For most students, choosing a college is the most important decision of their lives so far. Making a college list can help ease this decision and keep the college application process organized and manageable.
Here’s how to start putting a college list together:
STEP ONE: DO A PRELIMINARY COLLEGE SEARCH
Hop on the Internet. Get familiar with the colleges and universities that are out there. Look at colleges that sound interesting. Type the word “college” into a search engine and pick a city.
Type in “college” with different words, like “warm weather,” “geekiest,” “friendliest,” or “sports enthusiasts.” If something looks interesting, take a deeper look. Find out more about colleges mentioned by friends, parents, teachers, or coaches. Attend college fairs and meet college reps who visit the high school. There are also college search websites like Princeton Review and College Board. Investigate at least three or four colleges that are not familiar to you.
STEP TWO: MAKE A LIST OF WHAT THE COLLEGE MUST HAVE
Write down the top five things a college must have. These are the deal-breakers. If a college doesn’t have these five things, cross it off the list. One of those deal-breakers should be the choice of major. If robotics is a desired career path, it’s going to be very hard to explore the possibilities if the school has no resources. Then make another list of the five things “I wish the college has.” This list will help weed down the list, but don’t use it to cross off schools yet. There’s more research to be done.
STEP THREE: DO IN-DEPTH RESEARCH
Hop online again. Scour the official website of all colleges of interest. Look beyond the obvious facts like campus size, location, courses of study, and degree programs. Investigate campus activities, study-abroad programs, student organizations, special programs, etc. College experiences differ greatly. Have questions and can’t find the answers online? Call/ Email the school. Do not cross off any college because of cost. Many colleges offer financial aid, scholarships, and other help that make them far more affordable than they first appear.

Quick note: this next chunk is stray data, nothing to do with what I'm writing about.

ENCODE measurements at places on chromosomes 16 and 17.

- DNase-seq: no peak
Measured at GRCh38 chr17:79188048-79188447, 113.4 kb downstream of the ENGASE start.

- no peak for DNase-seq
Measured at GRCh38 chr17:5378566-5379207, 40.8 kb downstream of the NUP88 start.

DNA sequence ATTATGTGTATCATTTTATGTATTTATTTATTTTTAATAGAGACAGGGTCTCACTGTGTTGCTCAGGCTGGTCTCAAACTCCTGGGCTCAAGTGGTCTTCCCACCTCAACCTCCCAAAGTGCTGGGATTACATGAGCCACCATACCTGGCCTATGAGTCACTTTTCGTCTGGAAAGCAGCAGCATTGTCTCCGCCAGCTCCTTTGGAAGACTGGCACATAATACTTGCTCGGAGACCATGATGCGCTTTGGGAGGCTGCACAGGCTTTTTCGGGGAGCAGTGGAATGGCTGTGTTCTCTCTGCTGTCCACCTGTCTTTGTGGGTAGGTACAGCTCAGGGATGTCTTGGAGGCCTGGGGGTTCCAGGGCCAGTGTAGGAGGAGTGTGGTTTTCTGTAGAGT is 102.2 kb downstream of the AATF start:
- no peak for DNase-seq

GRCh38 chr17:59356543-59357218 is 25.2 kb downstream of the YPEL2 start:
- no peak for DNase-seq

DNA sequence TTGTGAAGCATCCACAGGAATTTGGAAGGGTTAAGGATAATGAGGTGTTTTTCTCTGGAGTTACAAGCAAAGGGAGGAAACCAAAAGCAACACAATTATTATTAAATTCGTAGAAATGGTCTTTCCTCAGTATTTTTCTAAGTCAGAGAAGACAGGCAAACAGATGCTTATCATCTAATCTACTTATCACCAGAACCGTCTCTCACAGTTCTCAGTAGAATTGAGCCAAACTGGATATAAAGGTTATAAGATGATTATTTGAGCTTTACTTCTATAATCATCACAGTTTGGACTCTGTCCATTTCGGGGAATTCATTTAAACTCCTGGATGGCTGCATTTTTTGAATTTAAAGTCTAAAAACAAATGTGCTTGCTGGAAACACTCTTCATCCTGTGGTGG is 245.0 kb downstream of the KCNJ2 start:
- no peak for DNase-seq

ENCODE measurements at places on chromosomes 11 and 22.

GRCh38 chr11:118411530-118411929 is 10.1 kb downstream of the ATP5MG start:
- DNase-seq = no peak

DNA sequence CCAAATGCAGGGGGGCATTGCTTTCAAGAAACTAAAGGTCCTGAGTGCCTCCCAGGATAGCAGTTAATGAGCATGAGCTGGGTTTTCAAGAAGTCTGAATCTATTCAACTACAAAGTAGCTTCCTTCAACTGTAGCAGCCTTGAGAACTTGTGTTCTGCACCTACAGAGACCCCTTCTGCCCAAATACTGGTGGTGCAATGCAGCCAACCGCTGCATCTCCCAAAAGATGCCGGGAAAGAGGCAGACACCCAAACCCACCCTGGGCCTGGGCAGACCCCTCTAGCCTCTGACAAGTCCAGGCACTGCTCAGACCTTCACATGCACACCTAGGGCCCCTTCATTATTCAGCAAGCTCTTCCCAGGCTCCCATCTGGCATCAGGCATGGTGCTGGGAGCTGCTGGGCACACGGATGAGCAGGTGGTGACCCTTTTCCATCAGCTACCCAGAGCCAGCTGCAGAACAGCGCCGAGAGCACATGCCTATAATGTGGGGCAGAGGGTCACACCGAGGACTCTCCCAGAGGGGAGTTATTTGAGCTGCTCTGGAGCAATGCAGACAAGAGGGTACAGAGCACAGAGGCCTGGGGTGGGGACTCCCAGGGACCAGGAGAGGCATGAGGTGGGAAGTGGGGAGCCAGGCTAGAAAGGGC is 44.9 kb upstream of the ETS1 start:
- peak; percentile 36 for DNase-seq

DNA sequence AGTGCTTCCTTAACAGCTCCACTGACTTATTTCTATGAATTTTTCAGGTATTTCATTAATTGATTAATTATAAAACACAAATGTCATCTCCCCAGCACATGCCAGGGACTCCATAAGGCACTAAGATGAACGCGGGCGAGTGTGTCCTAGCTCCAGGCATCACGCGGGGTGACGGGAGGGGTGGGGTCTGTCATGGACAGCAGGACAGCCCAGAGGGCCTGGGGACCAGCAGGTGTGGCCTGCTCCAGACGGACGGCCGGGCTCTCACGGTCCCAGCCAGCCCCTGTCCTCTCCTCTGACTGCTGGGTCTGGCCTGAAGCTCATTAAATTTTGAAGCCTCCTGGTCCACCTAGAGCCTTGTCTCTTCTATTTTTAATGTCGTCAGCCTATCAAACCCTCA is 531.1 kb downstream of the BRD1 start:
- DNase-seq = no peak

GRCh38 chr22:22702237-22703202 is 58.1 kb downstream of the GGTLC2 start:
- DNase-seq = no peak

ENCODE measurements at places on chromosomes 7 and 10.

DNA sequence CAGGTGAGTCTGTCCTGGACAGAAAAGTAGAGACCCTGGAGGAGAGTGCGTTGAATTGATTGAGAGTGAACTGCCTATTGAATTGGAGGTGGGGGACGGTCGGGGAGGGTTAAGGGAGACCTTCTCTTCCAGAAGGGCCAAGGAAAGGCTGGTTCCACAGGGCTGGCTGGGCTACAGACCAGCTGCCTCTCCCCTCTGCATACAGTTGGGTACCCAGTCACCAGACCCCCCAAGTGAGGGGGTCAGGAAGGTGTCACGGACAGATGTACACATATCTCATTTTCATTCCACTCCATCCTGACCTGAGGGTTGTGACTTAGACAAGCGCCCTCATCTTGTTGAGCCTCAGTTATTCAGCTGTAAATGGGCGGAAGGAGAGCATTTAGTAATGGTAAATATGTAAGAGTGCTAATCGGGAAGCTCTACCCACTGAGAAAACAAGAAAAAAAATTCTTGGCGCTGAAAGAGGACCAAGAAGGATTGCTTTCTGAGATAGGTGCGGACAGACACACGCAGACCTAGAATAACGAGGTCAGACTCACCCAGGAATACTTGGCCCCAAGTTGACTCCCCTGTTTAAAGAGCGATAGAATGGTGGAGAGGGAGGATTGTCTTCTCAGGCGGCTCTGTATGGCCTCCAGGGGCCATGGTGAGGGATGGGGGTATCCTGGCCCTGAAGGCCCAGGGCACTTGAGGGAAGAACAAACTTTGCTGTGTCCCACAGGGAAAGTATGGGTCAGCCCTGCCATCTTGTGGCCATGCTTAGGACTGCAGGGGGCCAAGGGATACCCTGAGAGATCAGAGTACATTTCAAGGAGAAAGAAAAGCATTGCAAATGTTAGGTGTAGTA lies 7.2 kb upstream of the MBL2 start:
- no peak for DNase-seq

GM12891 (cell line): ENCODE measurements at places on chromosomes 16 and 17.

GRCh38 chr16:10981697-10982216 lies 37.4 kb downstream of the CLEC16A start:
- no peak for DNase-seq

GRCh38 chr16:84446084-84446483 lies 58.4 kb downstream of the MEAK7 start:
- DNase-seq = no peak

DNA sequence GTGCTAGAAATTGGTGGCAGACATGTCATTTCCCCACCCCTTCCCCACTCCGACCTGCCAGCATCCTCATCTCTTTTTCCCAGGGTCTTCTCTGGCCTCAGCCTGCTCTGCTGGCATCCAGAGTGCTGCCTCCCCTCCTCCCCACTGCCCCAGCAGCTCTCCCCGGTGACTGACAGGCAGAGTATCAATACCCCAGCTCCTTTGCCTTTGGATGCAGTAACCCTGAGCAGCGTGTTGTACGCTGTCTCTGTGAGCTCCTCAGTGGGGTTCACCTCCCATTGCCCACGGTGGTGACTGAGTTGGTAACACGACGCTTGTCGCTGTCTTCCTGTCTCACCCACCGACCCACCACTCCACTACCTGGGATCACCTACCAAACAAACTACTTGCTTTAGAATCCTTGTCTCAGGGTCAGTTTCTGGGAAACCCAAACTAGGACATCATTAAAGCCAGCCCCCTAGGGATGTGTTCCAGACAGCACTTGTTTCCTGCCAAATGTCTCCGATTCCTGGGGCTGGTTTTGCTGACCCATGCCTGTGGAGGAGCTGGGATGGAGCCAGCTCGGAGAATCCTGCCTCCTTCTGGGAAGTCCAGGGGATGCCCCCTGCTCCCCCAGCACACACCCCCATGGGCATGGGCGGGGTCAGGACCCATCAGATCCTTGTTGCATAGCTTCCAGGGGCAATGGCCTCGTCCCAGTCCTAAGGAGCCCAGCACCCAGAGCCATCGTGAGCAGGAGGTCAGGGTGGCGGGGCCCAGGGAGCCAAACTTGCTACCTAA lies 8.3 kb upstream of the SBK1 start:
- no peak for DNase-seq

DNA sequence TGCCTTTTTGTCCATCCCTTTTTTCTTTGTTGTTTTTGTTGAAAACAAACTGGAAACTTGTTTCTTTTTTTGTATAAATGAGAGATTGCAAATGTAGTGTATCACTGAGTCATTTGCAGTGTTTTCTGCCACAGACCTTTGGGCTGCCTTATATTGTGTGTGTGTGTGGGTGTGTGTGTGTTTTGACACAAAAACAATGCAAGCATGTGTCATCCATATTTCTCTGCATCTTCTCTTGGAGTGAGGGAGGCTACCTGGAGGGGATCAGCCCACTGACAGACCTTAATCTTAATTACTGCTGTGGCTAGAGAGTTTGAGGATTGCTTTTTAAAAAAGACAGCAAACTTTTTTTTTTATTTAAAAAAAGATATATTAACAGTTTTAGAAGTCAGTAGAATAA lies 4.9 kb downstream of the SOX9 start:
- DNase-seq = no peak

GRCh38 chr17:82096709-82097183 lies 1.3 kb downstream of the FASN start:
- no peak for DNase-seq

STEP FOUR: GET A SECOND/THIRD/FOURTH/ETC. OPINION
Talk to your college counselor. Talk with trusted family, friends, teachers, and mentors. Talk to alumni. On most college websites, you can find information on the alumni association. Be creative. Search the Internet for college-specific phrases in quotes, like, “I graduated from Northeastern,” or “Since graduating from FSU.” See what former and current students have to say. Check out ranking sites like Rate My Professors where the rankings are based on student reviews.
STEP FIVE: VISIT SCHOOLS
If possible, visit at least three schools before senior year starts. The Internet is no substitute for an actual college visit.
STEP SIX: CREATE A COLLEGE LIST
Begin the senior year with a list of eight to ten colleges of interest. Don’t believe that there is one school in the world that is the perfect one. Oftentimes students “compromise” and go to schools that are not their first choice. Many of these students end up absolutely loving that school. Other students attend another school and then transfer. Reach for dreams and apply to a few “reach schools.” Also make sure the final college list has one or two safety schools on it. These are colleges to which a student is almost absolutely certain he or she will be admitted. As importantly, there shouldn’t be any schools on the list that a student would not be happy to attend.